5. Sprains and Ligament Tears

Sprains are less deadly than shattered bones but can be just as crippling when it comes to jumping. These are muscular wounds that make a cat’s legs weak. Typically, a cat lunging or jumping too quickly from a standing position results in sprains and rips. Before exercising, cats rarely stretch and limber up, which increases the risk of musculoskeletal injury. Regarding a feline muscle strain, not much can be done. Rest is what your cat needs, but it might also need pain medication. Most strains will recover on their own in 3 to 6 weeks.

6. Hip dysplasia

According to veterinary radiography and ultrasound, certain cat breeds are more susceptible to hip dysplasia. The most vulnerable species include Persians, Himalayans, and Maine coons. Hip dysplasia may result from wear and tear or be a genetic abnormality. It causes the ball and socket of the hip to get out of alignment, which makes the hind legs lame and prevents jumping. Lifestyle modifications and pain relief are effective treatments for hip dysplasia.

7. Eyesight problems

If your cat has trouble jumping, it can be because of vision issues. The eyesight of many senior cats is fading. The American Veterinary Medical Association Journal also relates malignancies to sudden-onset blindness. Because cats rely more on their senses of smell and hearing than on their eyesight, eye problems aren’t often visible. A senior cat will find ways to get around this restriction even if it gradually loses its vision. Early warning indications that a cat may be losing its sight include a refusal to jump and difficulties climbing stairs.

8. Ear Infections

When jumping, cats rely on their natural sense of balance, which allows them to perform seemingly impossible leaps without pausing. According to the Veterinary Journal, a cat’s vestibular system directly affects how well-balanced it is. Your cat will struggle with landings and lose all confidence in jumping if it has an ear infection, which is typically brought on by ear mites. This will make jumping challenging or impossible. An ear infection in cats is indicated by persistent scratching and discoloration inside the ear.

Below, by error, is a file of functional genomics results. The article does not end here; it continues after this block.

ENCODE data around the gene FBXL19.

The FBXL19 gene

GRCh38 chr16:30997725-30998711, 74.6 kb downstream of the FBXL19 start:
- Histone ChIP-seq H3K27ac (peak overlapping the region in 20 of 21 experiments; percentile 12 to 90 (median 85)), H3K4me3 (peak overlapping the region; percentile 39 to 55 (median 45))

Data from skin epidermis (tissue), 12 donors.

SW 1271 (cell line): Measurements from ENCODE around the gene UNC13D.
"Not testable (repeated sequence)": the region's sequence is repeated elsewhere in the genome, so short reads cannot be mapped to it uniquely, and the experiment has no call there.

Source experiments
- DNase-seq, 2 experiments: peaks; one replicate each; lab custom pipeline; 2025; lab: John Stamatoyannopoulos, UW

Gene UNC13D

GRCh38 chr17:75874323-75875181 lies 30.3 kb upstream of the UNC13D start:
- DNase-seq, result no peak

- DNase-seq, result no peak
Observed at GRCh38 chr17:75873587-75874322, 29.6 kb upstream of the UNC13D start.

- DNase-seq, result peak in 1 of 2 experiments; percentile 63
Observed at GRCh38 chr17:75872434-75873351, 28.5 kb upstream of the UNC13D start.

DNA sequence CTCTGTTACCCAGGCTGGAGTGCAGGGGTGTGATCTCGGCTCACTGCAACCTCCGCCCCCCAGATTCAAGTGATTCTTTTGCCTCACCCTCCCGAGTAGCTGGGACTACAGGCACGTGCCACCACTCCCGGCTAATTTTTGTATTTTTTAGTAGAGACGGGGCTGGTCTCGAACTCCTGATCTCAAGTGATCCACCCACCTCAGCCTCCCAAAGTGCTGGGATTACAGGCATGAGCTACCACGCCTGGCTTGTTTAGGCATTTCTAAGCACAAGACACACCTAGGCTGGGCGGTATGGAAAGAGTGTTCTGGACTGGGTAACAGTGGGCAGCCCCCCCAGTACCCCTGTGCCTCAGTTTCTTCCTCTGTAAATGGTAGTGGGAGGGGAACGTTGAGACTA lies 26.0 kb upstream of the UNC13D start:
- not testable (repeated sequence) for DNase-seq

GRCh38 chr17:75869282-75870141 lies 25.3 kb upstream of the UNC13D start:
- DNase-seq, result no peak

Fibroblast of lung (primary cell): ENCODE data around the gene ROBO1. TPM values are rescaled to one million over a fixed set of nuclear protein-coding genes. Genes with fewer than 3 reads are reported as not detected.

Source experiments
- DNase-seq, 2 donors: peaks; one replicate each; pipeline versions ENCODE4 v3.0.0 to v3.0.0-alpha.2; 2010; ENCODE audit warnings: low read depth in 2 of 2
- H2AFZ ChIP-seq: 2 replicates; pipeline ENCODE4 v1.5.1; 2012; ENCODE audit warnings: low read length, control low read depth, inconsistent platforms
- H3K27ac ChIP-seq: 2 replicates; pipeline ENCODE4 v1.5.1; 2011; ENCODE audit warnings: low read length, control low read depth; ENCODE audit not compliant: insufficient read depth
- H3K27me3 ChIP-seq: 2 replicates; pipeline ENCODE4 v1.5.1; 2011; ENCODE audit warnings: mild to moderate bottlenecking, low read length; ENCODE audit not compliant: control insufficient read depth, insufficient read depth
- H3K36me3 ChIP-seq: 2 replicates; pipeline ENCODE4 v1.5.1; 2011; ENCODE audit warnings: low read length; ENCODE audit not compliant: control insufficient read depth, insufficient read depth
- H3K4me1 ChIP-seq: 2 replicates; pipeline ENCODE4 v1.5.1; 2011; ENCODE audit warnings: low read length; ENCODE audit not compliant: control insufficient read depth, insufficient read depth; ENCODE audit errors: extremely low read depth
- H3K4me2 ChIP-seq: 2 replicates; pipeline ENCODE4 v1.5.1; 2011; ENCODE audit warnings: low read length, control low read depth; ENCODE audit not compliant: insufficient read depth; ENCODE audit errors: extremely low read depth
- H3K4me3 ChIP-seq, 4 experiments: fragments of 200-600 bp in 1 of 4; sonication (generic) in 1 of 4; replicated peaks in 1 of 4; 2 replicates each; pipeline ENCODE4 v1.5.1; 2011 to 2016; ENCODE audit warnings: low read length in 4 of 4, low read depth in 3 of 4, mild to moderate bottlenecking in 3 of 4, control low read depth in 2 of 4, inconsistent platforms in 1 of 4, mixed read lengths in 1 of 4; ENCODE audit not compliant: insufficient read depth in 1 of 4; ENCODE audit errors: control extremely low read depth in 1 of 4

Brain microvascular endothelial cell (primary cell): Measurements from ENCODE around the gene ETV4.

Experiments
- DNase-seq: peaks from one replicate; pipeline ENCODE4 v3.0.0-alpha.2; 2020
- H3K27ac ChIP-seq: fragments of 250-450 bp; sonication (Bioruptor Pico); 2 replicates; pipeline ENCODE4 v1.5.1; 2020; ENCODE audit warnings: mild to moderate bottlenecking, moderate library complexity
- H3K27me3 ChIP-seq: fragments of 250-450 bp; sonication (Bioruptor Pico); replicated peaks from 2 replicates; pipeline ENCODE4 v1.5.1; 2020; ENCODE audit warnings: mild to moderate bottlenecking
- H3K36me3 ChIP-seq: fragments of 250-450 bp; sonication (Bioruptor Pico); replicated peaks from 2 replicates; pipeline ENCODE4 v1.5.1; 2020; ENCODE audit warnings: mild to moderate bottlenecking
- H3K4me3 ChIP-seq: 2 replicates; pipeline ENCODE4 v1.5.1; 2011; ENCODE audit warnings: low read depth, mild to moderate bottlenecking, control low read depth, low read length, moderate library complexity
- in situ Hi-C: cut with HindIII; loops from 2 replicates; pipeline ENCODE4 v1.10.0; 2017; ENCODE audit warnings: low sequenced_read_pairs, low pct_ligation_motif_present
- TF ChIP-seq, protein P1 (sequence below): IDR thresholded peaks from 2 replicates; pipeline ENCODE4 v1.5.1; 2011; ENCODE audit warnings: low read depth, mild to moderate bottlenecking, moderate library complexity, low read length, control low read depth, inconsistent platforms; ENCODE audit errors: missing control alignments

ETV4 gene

9. Paw Health Issues

A cat must set its paws on the ground before launching itself into a jump. It will be unpleasant if your cat has problems with its paws or paw pads. Overgrown claws are a typical issue with paws. Cats must frequently scratch their claws to file them down. Cats need to scratch to keep their claws from getting too long. They eventually flip around and pierce the paw pads. Purchase a scratching post to stop this from occurring. In warmer weather, it’s typical for cat paw pads to get dry or cracked. For much-needed moisture, apply shea butter to the paws if you see them to be dry or cracked.

10. Cognitive Decline

As a cat ages, the likelihood of feline cognitive impairment increases significantly. The Journal of Feline Medicine and Surgery states that cognitive deterioration is distinct from simple aging. This disorder is similar to Alzheimer’s dementia in humans and affects cats. Disorientation is one of the main signs, so your cat will start to wander around and lose track of what it was supposed to be doing. This can also apply to jumping, as the cat may unexpectedly lose the ability to leap higher.

11. Fungal or Bacterial Infection